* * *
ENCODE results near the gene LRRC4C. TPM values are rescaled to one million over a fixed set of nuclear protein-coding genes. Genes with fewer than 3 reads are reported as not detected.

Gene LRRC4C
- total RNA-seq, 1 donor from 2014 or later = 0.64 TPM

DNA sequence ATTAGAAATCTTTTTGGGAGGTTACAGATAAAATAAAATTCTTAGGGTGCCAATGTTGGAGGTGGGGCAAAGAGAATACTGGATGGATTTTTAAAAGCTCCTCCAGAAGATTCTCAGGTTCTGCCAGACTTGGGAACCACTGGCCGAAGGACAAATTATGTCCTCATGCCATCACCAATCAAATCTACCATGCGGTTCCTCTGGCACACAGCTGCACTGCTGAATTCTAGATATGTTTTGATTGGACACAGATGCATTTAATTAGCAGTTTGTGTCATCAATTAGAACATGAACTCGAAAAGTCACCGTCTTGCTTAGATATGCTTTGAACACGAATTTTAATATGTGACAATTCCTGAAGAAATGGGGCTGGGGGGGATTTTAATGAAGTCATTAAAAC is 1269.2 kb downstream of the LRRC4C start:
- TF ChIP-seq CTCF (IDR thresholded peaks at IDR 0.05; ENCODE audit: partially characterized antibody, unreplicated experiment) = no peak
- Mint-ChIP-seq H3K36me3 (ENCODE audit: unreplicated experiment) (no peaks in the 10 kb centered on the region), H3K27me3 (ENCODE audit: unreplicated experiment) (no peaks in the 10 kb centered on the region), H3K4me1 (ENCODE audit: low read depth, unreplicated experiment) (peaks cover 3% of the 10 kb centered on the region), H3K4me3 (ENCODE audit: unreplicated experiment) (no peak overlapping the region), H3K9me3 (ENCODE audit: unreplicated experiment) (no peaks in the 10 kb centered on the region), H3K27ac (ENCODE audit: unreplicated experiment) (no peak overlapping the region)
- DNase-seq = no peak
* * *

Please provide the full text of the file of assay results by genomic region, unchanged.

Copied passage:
ENCODE results near the gene LRRC4C. TPM values are rescaled to one million over a fixed set of nuclear protein-coding genes. Genes with fewer than 3 reads are reported as not detected.

Gene LRRC4C
- total RNA-seq, 1 donor from 2014 or later = 0.64 TPM

DNA sequence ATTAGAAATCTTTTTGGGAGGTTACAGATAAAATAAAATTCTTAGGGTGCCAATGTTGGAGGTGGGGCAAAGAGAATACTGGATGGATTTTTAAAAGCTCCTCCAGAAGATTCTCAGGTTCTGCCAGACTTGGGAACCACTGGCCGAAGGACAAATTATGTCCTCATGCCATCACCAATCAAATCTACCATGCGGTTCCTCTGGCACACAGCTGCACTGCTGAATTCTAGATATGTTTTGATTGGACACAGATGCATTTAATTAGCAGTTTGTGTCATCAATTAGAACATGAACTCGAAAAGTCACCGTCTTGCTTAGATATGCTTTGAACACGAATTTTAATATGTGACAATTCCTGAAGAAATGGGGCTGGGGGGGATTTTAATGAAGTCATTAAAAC is 1269.2 kb downstream of the LRRC4C start:
- TF ChIP-seq CTCF (IDR thresholded peaks at IDR 0.05; ENCODE audit: partially characterized antibody, unreplicated experiment) = no peak
- Mint-ChIP-seq H3K36me3 (ENCODE audit: unreplicated experiment) (no peaks in the 10 kb centered on the region), H3K27me3 (ENCODE audit: unreplicated experiment) (no peaks in the 10 kb centered on the region), H3K4me1 (ENCODE audit: low read depth, unreplicated experiment) (peaks cover 3% of the 10 kb centered on the region), H3K4me3 (ENCODE audit: unreplicated experiment) (no peak overlapping the region), H3K9me3 (ENCODE audit: unreplicated experiment) (no peaks in the 10 kb centered on the region), H3K27ac (ENCODE audit: unreplicated experiment) (no peak overlapping the region)
- DNase-seq = no peak